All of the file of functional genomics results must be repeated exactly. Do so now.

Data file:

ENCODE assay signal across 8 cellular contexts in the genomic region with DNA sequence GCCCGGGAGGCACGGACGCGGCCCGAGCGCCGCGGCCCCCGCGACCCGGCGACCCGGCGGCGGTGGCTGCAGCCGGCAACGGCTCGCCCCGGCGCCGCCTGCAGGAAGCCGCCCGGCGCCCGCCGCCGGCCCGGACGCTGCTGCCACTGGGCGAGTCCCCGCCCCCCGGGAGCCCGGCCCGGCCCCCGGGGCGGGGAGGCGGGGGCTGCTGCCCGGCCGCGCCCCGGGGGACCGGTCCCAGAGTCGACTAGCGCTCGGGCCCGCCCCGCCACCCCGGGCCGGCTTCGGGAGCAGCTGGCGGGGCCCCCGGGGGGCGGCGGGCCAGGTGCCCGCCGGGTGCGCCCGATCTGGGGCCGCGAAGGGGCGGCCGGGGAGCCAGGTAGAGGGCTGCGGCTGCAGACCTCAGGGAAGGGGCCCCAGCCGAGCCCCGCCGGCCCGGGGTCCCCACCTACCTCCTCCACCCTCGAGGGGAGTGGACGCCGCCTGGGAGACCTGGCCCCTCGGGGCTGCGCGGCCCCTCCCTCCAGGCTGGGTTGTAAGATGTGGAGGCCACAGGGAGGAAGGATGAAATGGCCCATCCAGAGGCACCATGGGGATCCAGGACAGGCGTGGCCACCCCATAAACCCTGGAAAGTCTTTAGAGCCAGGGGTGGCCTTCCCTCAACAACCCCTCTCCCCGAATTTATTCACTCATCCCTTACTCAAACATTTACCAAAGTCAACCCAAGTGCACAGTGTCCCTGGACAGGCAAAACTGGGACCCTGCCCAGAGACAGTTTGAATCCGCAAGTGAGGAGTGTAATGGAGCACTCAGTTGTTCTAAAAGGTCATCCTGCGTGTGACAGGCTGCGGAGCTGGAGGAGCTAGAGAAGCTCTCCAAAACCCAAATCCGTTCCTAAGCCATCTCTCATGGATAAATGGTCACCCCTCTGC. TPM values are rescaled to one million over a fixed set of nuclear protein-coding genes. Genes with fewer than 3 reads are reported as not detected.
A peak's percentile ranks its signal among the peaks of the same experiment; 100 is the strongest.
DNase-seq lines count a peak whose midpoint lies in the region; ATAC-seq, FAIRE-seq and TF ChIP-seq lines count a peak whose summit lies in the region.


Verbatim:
ENCODE assay signal across 8 cellular contexts in the genomic region with DNA sequence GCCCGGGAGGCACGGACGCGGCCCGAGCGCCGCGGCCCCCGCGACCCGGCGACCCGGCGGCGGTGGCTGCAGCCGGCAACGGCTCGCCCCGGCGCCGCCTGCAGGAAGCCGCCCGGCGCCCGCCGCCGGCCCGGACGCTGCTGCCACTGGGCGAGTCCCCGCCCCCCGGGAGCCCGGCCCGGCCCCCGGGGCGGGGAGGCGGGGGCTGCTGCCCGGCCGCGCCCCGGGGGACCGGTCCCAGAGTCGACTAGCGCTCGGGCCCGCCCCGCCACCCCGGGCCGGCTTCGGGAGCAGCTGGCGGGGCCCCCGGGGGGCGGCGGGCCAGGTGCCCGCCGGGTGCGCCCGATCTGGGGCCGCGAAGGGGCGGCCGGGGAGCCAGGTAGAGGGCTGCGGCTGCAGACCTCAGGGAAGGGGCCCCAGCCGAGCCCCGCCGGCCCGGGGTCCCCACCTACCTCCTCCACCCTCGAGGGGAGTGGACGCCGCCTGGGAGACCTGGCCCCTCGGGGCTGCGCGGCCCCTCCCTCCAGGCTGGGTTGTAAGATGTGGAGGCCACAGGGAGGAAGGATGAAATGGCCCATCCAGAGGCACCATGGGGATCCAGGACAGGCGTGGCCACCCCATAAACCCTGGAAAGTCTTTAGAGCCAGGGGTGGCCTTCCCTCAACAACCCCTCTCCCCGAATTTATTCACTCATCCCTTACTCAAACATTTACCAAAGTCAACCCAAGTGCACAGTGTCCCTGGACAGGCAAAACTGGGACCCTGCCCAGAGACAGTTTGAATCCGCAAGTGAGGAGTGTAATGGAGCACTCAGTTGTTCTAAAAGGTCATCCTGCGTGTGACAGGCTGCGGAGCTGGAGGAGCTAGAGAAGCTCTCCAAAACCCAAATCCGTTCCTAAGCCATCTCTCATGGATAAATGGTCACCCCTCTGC. TPM values are rescaled to one million over a fixed set of nuclear protein-coding genes. Genes with fewer than 3 reads are reported as not detected.
A peak's percentile ranks its signal among the peaks of the same experiment; 100 is the strongest.
DNase-seq lines count a peak whose midpoint lies in the region; ATAC-seq, FAIRE-seq and TF ChIP-seq lines count a peak whose summit lies in the region.